The computer can request to be notified of a lack of changes by sending the command RLTIMEOUT len before starting reception. If the input pins do not change for at least len slots, the Arduino sends RLTIMEOUT back to the computer (one byte). This message signals that the input pins have not changed for at least len time slots. Note that it is not sent again at 2×len, 3×len, etc.
A change following a timeout is still notified by an RLVALUE message with the time since the last change. In other words, using a timeout does not affect the sequence of RLVALUE messages. For example, if:
then the sequence sent by the Arduino is RLVALUE 20 0x10 RLTIMEOUT RLVALUE 70 0x00. Apart from the RLTIMEOUT message in the middle, the sequence is the same as if no timeout had been set. While the timeout indicates at least 50 time slots of inactivity, this time is not to be included if summing up the durations reported in the RLVALUE messages to calculate the absolute time of changes.
If the change after the timeout is close to it, the RLTIMEOUT message may not been sent at all. In the above example, the Arduino could as well send RLVALUE 20 0x10 RLVALUE 70 0x00. The timeout is guaranteed to be sent if no other change follows.
The computer can disable the timeout message by sending RLTIMEOUT 0.
The command RLCONFIG byte allows configuring various features of the program.
For example, the time slot for the default scaler 5 is normally 16 microseconds, but with prescaler 101 it becomes 16×256 microseconds.
For example, if a first change is programmed after 100 time slots from the start and and a second after other 100, the first may actually be performed at time 102. Depending on this configuration bit:
No more than 255 changes can be programmed for a single output run. However, the computer may keep sending RLVALUE after RLOUTSTART. These are however not guaranteed to be taken, and not even to be performed at the right time.
In the same way, no more than 255 input changes can be internally stored. This is relevant because the serial port runs at 115200 baud, and each change requires three bytes to be sent, meaning 1000000/115200 * (1+8+1) * 3 = 260 microseconds. A continuous stream of fast changes may fill up the input buffer, resulting in unreported changes. Even changes as close as 6 microseconds to each other are captured, but not more than 255 consecutive ones.
Output changes closer than 6 microseconds are impossible. If output changes are closer than 12.5 microseconds from each other input is disabled until these changes are performed. Full duplex is possible for larger interval, and the relative error in both input and output timing is higher for closer changes.
When using input and output together, the command RLSTART effectively replaces both RLINSTART and RLOUTSTART, with the advantage of using the same time origin for both input and output.
The maximal correctly reported input interval is 0xffff × prescaler × clock_period, around 32.5 milliseconds for the default prescaler 8 and 4194 millisecond for the maximal prescaler 1024. Input changes further apart than this amount may be incorrectly reported with a length less than 255 instead of the correct 255.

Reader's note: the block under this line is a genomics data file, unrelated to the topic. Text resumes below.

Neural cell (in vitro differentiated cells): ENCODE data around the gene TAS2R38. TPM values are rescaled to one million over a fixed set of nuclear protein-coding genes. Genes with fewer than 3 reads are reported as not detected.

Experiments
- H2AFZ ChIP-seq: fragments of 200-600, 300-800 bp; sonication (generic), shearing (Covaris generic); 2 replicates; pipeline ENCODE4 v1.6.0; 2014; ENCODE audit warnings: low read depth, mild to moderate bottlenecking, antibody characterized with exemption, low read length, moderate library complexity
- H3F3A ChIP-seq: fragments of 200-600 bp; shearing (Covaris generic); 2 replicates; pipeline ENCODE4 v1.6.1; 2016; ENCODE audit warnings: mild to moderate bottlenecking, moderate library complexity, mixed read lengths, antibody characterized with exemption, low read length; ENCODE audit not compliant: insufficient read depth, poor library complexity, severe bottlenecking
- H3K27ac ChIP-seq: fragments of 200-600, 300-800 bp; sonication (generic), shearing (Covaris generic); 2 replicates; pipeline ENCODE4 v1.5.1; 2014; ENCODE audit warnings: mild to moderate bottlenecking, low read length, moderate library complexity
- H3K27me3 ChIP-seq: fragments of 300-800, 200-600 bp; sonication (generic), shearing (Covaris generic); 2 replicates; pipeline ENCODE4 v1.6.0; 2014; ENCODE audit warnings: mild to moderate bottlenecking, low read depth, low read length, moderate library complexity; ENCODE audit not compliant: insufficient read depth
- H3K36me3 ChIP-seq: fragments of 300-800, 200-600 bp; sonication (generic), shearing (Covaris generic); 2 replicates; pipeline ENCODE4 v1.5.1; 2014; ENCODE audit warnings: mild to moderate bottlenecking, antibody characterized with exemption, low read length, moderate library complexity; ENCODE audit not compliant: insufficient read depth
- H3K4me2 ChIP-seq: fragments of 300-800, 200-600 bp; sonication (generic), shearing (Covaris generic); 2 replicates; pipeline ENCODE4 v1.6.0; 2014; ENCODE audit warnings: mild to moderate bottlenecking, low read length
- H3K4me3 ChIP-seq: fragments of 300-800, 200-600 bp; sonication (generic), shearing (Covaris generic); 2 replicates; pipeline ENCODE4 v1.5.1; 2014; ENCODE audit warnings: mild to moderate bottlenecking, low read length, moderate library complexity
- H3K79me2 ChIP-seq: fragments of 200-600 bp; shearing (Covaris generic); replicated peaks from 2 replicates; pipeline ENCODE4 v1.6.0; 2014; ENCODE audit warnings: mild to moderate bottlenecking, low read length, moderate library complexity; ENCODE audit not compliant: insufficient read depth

There is no maximal time limit for output: arbitrarily long intervals can be realized by sequences of smaller ones; however, due to the way times are compared, each single interval cannot be longer than 0x7fff × prescaler × clock_period.
The scaler does not affect these limits.
These pins (AVR: B0, B1 and B2) are timed in a different, more accurate way than the others: using harware counters rather than interrupts. This improves accuracy of relative timings of the same pin, but also of any of the three pins in this group, both on input (9) and output (10 and 11). Activating the noise canceler on pin 9 (see above) shifts changes on it of four clock cycles ahead (0.25 microseconds).
On output, this only holds for changes further apart than about 15 microseconds. Faster changes are realized on these pins in the same way as the others. The same limits on the fastest changes (6 microseconds for half duplex, 12.5 for full duplex) holds for these pins: improved accuracy does not imply that faster changes are allowed; fast changes on pin 9 (AVR: B0) may even go undetected while they would not on the other input pins.
On the input pins, internal the pullup resistors of the microcontroller can be activated using the RLPULLUP val command. Each bits of val control each pullup resistor, using the same scheme as input: for example, RLPULLUP 0x20 activates the resistor on pin 5 (AVR name: D5).
Pins 6 and 7 are normal digital pins, but can be configured as the input of the analog comparator. The corresponding value as reported by RLVALUE messages has 10 in the two upper bits if the voltage on pin 7 is higher than that of pin 6, otherwise 01. Such conditions can be checked as val & 0x80 and val & 0x40.
The analog comparator is activated by bit 5 of the RLCONFIG command. If bit 6 is also set, pin 6 is inactive as input, and the comparison is between the voltage at pin 7 and a fixed internal value of 1.1V.
RLVALUE 0x41 RLINSTART 0x42 RLINSTOP 0x43 RLOUTSTART 0x44 RLOUTSTOP 0x45 RLSTART 0x46 RLTIMEOUT 0x47 RLREADY 0xD1 RLDEVID 0xED RLSTEP 0xE4 RLPULLUP 0xCC RLCONFIG 0xCF
Tested on the Arduino Uno R3, probabily works on every AVR-based board.
Makes pins 4 and 12 of an Arduino board running RunLengthGPIO a serial TTL-levels UART. In "read" mode, it interpreters the changes detected on pin 4 as serial data (UART TTL), and prints it on stdout; in "write" mode, turns stdin into its serial representation (UART TTL), a sequence of changes for pin 12.
See uart -h and the comments at the top of the source file for more details. With option -c, uses pins 8 and 9.
Tested on a real board, and works for all common baud rates from 1200 to 115200 with option -m (originalstart mode). For rates over 4800 reception of ascii data only works up to 42 characters at time.
Turns the data received from RunLengthGPIO into an image of how the input pin values changed over time.
Can be used directly with a real board, or with data saved to file by another program. The latter requires the program to save everything that is received from the board to a file. For example, uart.c does it when using option -o log.
Decodes the changes on an input pin according to the NEC infrared remote protocol. With a resistor and a photodiode, the Arduino acts as a receiver for such remotes.